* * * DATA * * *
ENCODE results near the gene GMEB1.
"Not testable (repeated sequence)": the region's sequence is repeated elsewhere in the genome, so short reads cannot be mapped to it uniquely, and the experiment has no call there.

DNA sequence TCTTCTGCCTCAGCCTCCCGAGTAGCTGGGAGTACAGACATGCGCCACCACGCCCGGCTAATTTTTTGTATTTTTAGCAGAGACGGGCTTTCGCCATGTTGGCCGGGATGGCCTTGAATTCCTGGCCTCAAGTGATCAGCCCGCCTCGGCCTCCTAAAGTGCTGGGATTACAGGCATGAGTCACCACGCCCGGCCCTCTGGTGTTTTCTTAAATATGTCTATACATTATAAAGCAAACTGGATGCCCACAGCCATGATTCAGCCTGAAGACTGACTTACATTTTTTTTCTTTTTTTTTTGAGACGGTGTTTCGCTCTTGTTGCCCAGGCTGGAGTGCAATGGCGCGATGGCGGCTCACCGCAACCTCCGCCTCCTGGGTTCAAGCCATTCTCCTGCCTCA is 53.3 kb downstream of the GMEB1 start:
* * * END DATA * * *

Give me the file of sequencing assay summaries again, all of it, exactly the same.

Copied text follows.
ENCODE results near the gene GMEB1.
"Not testable (repeated sequence)": the region's sequence is repeated elsewhere in the genome, so short reads cannot be mapped to it uniquely, and the experiment has no call there.

DNA sequence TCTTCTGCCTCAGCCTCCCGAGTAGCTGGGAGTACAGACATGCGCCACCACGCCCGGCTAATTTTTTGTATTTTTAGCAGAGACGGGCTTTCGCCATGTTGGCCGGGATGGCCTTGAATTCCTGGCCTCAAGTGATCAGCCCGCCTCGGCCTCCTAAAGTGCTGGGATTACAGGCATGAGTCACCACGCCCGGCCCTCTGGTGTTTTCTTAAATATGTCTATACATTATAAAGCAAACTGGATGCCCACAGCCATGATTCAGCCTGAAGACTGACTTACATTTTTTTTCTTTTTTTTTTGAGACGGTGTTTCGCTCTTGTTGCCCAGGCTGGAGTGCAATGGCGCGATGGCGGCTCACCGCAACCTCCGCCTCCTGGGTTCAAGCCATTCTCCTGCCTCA is 53.3 kb downstream of the GMEB1 start: